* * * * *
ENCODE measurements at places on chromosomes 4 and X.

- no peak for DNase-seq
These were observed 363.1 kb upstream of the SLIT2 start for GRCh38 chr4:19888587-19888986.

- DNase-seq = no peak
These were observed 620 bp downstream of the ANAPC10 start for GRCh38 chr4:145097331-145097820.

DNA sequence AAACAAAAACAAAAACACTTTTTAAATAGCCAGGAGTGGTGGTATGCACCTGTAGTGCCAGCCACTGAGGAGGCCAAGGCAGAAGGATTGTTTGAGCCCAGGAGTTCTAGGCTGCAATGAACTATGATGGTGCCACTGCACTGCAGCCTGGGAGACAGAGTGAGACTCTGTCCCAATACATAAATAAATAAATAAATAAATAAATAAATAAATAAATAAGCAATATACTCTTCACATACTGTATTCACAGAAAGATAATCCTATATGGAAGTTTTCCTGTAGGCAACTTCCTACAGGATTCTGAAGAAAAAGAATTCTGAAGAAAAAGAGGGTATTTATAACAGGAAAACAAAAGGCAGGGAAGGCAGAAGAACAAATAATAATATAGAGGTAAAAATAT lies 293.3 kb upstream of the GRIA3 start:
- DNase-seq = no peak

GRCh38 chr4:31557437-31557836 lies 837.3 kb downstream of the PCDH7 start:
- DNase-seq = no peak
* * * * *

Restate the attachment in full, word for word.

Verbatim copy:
ENCODE measurements at places on chromosomes 4 and X.

- no peak for DNase-seq
These were observed 363.1 kb upstream of the SLIT2 start for GRCh38 chr4:19888587-19888986.

- DNase-seq = no peak
These were observed 620 bp downstream of the ANAPC10 start for GRCh38 chr4:145097331-145097820.

DNA sequence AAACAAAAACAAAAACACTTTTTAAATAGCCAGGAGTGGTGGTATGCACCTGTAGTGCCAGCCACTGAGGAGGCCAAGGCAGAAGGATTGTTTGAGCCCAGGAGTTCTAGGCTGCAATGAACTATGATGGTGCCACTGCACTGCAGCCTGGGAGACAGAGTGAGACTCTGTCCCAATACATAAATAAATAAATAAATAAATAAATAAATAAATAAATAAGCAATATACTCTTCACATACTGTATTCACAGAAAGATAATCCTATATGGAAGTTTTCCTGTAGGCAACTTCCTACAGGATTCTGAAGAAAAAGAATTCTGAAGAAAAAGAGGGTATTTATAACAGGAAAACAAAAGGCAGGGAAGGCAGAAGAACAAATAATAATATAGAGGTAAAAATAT lies 293.3 kb upstream of the GRIA3 start:
- DNase-seq = no peak

GRCh38 chr4:31557437-31557836 lies 837.3 kb downstream of the PCDH7 start:
- DNase-seq = no peak